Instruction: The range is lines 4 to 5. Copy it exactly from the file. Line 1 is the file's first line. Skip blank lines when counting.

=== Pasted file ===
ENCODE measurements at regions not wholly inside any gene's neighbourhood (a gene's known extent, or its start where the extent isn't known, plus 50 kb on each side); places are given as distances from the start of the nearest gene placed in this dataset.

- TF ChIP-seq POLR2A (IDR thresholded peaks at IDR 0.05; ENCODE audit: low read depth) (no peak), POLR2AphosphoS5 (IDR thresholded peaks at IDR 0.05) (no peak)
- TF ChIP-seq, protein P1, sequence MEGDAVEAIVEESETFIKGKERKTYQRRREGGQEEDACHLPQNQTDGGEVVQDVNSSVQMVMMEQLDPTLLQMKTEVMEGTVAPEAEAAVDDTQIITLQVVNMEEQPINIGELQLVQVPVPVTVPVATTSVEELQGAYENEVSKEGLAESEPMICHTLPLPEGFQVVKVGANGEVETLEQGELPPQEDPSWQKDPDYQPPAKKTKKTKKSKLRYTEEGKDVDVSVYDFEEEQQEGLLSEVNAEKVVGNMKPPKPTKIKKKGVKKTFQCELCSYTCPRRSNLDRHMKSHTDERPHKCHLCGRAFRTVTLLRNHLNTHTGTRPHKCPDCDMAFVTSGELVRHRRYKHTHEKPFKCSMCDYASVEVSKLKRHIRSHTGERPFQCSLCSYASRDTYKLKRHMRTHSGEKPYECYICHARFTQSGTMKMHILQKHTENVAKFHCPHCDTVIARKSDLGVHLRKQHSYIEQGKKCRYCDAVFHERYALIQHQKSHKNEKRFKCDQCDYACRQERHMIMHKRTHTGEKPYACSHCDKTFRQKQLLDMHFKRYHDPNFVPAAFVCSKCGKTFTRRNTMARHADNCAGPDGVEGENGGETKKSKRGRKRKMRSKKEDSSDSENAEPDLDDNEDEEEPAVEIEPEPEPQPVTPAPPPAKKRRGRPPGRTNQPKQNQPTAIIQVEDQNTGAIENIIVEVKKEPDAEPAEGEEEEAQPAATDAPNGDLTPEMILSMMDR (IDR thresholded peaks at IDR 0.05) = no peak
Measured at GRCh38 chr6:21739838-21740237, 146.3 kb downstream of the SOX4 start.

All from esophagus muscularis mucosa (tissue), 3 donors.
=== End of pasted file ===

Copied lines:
Measured at GRCh38 chr6:21739838-21740237, 146.3 kb downstream of the SOX4 start.

All from esophagus muscularis mucosa (tissue), 3 donors.